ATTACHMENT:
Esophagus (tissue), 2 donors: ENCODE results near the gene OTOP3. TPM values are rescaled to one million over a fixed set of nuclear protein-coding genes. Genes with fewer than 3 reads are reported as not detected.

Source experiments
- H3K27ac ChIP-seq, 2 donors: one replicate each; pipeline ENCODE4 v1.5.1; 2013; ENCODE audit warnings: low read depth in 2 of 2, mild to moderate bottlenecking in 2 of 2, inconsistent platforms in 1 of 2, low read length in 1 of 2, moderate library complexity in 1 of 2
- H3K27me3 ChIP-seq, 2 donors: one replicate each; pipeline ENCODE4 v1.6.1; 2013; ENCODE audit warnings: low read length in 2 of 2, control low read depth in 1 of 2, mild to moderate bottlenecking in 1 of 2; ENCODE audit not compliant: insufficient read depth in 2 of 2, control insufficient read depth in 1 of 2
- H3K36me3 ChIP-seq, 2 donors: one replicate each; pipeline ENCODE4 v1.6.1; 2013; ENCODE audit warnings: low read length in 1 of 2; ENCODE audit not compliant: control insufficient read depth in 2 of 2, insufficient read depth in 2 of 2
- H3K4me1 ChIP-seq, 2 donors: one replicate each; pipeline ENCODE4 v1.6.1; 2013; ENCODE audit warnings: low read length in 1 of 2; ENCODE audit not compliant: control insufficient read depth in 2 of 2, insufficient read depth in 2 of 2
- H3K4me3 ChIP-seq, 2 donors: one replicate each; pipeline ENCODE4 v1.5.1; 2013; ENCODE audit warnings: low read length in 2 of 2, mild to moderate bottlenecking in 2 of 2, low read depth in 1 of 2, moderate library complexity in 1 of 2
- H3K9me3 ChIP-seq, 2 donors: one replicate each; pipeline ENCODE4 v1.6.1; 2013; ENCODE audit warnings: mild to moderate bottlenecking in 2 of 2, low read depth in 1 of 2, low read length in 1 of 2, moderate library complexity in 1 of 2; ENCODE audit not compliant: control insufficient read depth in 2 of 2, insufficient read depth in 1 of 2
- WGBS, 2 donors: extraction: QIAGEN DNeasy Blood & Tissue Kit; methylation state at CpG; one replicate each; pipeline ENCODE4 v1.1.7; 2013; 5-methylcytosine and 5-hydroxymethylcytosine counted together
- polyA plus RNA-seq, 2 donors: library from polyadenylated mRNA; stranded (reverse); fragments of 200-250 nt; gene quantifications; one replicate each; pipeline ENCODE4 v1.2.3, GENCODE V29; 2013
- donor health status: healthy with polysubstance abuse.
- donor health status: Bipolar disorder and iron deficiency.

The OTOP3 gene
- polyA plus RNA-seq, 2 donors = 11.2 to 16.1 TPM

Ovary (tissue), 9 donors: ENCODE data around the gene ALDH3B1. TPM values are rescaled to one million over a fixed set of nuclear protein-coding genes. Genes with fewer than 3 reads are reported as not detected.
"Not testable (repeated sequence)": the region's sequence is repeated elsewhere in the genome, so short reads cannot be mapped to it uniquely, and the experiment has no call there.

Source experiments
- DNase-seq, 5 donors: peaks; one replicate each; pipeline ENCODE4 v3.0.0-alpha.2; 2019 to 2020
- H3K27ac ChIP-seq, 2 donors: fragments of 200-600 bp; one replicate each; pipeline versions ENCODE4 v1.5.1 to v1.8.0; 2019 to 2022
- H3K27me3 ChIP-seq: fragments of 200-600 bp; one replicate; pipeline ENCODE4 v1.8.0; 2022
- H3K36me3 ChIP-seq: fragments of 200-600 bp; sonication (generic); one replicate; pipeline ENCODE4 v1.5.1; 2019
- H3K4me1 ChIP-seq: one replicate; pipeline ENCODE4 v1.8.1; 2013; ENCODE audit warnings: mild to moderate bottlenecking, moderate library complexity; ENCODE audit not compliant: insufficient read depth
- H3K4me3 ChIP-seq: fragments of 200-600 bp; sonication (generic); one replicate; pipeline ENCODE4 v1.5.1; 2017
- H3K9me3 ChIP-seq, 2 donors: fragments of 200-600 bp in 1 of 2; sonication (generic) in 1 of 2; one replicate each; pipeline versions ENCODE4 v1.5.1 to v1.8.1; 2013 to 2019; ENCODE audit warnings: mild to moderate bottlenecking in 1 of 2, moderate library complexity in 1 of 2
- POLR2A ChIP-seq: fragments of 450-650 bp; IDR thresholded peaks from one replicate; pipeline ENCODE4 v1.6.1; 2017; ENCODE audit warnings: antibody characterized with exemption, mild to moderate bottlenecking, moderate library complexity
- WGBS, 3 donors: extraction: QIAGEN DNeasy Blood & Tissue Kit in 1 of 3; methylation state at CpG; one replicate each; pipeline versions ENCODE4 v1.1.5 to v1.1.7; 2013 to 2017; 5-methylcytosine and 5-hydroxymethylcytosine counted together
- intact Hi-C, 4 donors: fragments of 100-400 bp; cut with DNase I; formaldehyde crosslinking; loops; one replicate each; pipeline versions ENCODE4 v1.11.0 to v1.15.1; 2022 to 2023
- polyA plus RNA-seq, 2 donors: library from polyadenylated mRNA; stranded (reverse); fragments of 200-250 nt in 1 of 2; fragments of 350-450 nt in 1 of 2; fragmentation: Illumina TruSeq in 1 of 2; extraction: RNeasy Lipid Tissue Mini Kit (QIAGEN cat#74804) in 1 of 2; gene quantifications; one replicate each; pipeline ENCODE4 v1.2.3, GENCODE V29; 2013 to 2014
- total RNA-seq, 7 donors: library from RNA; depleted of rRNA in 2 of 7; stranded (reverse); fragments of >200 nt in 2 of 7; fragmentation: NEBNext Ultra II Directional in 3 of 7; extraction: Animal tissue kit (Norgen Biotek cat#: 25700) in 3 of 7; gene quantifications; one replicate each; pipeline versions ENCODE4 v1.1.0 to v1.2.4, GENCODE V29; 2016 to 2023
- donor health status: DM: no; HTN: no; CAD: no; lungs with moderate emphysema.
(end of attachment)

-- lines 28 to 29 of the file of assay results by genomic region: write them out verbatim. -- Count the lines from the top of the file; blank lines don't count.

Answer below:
- polyA plus RNA-seq, 2 donors: library from polyadenylated mRNA; stranded (reverse); fragments of 200-250 nt in 1 of 2; fragments of 350-450 nt in 1 of 2; fragmentation: Illumina TruSeq in 1 of 2; extraction: RNeasy Lipid Tissue Mini Kit (QIAGEN cat#74804) in 1 of 2; gene quantifications; one replicate each; pipeline ENCODE4 v1.2.3, GENCODE V29; 2013 to 2014
- total RNA-seq, 7 donors: library from RNA; depleted of rRNA in 2 of 7; stranded (reverse); fragments of >200 nt in 2 of 7; fragmentation: NEBNext Ultra II Directional in 3 of 7; extraction: Animal tissue kit (Norgen Biotek cat#: 25700) in 3 of 7; gene quantifications; one replicate each; pipeline versions ENCODE4 v1.1.0 to v1.2.4, GENCODE V29; 2016 to 2023